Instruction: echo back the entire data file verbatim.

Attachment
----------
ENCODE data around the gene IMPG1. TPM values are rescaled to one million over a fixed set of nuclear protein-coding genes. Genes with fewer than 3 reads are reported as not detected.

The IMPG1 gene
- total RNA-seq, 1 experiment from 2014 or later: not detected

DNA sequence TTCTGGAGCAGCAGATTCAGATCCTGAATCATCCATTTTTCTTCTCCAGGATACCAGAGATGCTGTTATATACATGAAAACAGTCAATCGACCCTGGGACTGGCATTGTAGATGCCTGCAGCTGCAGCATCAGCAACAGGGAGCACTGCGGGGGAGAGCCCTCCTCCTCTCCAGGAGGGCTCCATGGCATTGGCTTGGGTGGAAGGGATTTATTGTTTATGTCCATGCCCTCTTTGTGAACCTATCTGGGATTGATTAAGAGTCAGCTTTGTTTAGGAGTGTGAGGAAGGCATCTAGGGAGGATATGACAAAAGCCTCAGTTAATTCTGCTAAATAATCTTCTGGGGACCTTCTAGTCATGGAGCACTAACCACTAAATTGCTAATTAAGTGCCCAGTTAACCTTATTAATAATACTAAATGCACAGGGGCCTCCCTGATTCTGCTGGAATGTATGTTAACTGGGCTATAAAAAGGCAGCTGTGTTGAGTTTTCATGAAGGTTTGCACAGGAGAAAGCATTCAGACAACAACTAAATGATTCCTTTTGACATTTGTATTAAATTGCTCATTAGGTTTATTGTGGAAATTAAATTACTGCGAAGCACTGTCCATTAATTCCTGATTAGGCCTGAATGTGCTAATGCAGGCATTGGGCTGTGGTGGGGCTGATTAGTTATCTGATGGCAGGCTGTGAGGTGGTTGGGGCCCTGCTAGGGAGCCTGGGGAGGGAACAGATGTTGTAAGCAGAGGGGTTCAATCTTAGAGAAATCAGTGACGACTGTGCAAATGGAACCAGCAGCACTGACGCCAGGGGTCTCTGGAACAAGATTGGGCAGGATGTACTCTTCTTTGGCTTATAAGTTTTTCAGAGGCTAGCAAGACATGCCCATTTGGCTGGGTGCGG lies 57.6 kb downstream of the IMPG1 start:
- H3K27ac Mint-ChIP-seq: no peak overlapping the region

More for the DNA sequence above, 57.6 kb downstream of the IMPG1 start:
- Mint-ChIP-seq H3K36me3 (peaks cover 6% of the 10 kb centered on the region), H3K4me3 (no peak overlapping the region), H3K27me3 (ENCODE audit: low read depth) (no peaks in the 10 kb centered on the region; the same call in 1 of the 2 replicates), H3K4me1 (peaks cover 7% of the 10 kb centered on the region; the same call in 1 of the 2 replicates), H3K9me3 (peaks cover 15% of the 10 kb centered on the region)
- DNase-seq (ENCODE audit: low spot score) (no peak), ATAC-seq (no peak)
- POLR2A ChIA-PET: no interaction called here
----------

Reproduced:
ENCODE data around the gene IMPG1. TPM values are rescaled to one million over a fixed set of nuclear protein-coding genes. Genes with fewer than 3 reads are reported as not detected.

The IMPG1 gene
- total RNA-seq, 1 experiment from 2014 or later: not detected

DNA sequence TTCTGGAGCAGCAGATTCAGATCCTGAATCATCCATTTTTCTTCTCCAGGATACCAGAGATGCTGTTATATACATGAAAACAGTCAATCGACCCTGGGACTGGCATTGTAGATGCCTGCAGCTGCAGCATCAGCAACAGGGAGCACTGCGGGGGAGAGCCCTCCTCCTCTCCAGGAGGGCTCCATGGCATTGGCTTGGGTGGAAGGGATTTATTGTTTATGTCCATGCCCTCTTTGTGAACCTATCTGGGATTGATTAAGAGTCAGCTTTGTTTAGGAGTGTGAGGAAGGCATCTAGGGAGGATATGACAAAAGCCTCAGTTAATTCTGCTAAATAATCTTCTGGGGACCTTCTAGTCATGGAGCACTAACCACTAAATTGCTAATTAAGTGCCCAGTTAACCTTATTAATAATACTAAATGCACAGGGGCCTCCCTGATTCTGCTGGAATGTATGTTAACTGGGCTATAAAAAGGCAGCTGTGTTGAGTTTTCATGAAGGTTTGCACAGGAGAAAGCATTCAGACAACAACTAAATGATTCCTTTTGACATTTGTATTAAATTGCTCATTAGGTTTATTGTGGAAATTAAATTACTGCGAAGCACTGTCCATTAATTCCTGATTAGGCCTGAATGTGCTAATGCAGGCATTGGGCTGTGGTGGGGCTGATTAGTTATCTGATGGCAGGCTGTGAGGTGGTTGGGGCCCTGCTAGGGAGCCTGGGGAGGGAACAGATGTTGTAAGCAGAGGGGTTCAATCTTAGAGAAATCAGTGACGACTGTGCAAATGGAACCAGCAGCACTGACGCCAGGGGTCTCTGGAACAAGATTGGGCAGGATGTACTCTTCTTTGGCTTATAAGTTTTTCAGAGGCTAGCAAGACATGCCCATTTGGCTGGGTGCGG lies 57.6 kb downstream of the IMPG1 start:
- H3K27ac Mint-ChIP-seq: no peak overlapping the region

More for the DNA sequence above, 57.6 kb downstream of the IMPG1 start:
- Mint-ChIP-seq H3K36me3 (peaks cover 6% of the 10 kb centered on the region), H3K4me3 (no peak overlapping the region), H3K27me3 (ENCODE audit: low read depth) (no peaks in the 10 kb centered on the region; the same call in 1 of the 2 replicates), H3K4me1 (peaks cover 7% of the 10 kb centered on the region; the same call in 1 of the 2 replicates), H3K9me3 (peaks cover 15% of the 10 kb centered on the region)
- DNase-seq (ENCODE audit: low spot score) (no peak), ATAC-seq (no peak)
- POLR2A ChIA-PET: no interaction called here